I have a few great tips that I just blogged about today.. They apply more to reaching out to people in general but I think it’s still a relevant list: http://smileonceaday.blogspot.com

  • Rich Hall

    Gretchen, this is wonderful stuff. Your posts always reach me in ways I don’t expect, but this one is particularly cogent for me.

    Thanks for all your thoughts and insights. You are appreciated.

    And, good luck with the book!


  • Something that has helped me to cultivate the type of friendships I am looking for is to realize that the world really is a MIRROR of myself. So whatever sort of person I want to attract into my life (artistic, adventuresome, funny) I need to embody those qualities myself.

    I blogged about it here:


  • Tzipi

    Great post!

    I wanted make a request (perhaps it already exists and i dont know it) Can you make a link on the blog with a list of all your great concept works like – emotional contagion, unconscious overclaiming, fundamental attribution error, situation evocation . . . to name a few. These are awesome and super helpful for depersonalizing seemingly hurtful words and behavior of others.

  • lattemama

    Excellent tips. I especially need to remember to show up. I did that tonight. I wasn’t planning on doing dinner with my friends, but showed up at the last minute. I enjoyed their company, caught up on their lives, and ended up feeling a lot cheerier by the end of the evening. I also need to remember to cut people slack. I know how grateful I am when someone cuts me slack.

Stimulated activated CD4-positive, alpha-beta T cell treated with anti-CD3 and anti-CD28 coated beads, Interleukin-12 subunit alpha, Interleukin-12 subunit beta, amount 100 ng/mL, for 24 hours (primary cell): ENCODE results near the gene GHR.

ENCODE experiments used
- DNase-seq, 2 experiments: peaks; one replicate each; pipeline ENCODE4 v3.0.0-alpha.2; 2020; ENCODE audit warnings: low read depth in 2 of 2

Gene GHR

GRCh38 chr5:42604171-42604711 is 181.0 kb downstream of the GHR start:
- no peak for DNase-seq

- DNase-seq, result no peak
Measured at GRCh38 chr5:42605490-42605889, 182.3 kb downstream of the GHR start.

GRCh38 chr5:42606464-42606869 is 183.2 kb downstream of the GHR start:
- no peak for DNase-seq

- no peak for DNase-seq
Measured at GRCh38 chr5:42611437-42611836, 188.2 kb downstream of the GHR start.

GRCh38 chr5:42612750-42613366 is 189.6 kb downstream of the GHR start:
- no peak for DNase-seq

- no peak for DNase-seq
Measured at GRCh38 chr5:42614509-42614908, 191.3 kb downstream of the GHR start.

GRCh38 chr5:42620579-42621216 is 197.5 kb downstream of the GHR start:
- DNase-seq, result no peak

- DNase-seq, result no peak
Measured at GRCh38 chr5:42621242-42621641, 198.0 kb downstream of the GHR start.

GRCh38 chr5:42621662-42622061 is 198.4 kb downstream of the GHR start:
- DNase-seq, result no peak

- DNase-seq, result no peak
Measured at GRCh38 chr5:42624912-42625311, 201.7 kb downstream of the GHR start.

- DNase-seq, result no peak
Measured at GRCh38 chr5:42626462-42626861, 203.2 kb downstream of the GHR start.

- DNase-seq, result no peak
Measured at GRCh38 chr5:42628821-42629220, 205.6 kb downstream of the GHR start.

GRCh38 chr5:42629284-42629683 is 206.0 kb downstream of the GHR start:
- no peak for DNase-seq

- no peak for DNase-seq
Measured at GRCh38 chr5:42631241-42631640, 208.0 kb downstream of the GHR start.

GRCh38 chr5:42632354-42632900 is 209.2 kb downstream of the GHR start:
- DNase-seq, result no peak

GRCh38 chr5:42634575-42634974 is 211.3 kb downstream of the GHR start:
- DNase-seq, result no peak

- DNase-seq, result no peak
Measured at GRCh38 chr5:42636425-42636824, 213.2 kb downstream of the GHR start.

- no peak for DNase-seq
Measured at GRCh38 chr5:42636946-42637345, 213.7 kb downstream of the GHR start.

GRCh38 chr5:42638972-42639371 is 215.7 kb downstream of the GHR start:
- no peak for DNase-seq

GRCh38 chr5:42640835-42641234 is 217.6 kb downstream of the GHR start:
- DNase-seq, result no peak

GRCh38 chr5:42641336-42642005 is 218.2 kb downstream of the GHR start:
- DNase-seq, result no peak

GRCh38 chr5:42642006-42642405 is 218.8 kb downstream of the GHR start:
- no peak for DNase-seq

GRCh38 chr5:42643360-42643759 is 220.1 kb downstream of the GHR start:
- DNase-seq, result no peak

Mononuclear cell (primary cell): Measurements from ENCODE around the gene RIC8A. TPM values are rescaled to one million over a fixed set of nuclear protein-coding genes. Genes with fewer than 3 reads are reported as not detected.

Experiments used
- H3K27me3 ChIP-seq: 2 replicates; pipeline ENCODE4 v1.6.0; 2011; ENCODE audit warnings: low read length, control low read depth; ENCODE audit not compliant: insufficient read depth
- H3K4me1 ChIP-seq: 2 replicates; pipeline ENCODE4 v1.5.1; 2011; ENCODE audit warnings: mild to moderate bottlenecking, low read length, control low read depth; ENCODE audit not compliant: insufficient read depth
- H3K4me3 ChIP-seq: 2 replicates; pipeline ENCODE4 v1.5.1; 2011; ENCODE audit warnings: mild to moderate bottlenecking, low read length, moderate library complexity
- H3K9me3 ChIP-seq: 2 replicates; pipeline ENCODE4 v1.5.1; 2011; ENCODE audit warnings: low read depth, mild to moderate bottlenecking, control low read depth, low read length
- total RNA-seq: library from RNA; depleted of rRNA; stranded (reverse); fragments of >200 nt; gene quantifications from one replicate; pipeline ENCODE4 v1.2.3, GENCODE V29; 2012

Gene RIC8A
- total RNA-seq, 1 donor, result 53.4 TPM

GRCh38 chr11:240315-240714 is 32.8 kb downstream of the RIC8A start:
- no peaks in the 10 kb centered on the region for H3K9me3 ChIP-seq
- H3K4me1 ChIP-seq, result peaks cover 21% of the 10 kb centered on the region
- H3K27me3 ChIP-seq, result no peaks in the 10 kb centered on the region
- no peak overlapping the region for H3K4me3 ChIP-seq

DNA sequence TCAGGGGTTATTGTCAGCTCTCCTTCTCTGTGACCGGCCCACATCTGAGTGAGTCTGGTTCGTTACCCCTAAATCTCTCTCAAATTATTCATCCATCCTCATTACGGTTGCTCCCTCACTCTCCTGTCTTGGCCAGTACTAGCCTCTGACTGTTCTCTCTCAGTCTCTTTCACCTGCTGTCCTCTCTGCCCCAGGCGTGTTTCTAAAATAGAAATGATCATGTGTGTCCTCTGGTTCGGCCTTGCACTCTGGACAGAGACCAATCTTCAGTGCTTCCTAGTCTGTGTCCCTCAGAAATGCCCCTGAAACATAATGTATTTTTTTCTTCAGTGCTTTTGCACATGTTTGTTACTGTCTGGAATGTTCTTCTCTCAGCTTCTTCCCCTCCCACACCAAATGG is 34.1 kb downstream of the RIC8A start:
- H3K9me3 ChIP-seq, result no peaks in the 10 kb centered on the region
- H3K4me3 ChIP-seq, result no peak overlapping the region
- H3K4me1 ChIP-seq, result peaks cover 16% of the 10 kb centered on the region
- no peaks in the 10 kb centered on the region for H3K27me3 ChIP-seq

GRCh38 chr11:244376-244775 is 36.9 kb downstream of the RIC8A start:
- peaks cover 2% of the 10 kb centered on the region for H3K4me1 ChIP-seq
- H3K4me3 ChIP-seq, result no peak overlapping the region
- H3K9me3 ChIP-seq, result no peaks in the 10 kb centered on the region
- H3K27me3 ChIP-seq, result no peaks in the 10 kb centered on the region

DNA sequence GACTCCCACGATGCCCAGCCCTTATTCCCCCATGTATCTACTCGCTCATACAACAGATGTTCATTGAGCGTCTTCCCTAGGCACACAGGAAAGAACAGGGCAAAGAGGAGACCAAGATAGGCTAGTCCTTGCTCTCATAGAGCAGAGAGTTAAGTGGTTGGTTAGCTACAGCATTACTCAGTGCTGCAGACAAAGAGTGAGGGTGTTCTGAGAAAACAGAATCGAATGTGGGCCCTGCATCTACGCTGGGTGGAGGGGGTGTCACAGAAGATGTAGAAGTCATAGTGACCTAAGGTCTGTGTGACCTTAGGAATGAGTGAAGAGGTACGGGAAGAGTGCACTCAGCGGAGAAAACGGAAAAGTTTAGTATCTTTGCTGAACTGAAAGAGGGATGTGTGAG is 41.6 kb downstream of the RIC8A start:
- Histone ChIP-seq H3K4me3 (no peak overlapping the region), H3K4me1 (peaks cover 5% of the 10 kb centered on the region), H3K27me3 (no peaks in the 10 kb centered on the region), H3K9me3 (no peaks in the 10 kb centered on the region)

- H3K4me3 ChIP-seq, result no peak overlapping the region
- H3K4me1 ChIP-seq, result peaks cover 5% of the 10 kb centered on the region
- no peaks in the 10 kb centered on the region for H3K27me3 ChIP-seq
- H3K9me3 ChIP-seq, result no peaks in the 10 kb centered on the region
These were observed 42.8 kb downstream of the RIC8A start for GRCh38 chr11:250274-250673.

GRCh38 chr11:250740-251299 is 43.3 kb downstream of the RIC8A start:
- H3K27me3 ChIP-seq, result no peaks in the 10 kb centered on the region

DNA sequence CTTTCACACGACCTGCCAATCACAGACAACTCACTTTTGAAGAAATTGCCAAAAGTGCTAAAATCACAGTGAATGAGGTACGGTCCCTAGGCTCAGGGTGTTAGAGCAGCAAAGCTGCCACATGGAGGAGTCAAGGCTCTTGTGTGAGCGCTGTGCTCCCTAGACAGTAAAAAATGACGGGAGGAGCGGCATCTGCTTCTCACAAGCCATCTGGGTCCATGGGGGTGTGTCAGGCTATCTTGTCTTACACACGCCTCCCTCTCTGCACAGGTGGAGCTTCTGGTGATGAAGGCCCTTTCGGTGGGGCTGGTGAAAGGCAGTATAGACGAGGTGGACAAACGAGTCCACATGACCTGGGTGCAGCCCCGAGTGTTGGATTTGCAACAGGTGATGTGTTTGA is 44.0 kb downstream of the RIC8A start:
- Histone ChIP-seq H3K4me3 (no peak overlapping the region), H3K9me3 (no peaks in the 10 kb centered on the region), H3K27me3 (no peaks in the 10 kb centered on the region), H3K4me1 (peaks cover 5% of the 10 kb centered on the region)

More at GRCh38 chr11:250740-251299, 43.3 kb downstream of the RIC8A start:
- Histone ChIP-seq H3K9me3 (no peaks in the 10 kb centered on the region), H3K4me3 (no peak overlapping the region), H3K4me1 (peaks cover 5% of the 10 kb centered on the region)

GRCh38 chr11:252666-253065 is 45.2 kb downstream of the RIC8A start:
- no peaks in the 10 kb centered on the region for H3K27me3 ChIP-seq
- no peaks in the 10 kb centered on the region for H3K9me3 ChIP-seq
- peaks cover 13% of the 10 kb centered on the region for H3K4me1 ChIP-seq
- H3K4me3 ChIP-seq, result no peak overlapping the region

• gmj

    Something hit home about using social media. I am from back in the “old pencil and paper” days. I have had friends for 30 years that we only communicated once a year with a holiday card. We all have been keeping in closer contact with email, etc. What a great thing! Our friendships were established back in the day so now it’s gravy keeping in contact. Don’t worry that it’s too impersonal. It’s contact and that’s personal!

  • Erin

    Loved this post! So many of these tips rang true for me, especially #2, 5, and 7! 🙂

  • HoustonHeather

    Thank you so much for this post. I decided to call a friend I normally see only in groups to help me go shopping today. So we loaded up our girls (we each have two that are 4 and almost 2) and met up at the mall. It was great. She helped me find the right jeans and we kept the kids happy withe their friends on a rainy day. I almost didn’t call, but I remembered your suggestion about making an effort with people. Thanks for the nudge in the right direction!

  • jenny_o

    “Go first”. Be the one who suggests getting together. It was hard for me because I was shy and easily hurt. I finally realized a lot of other people feel the same way.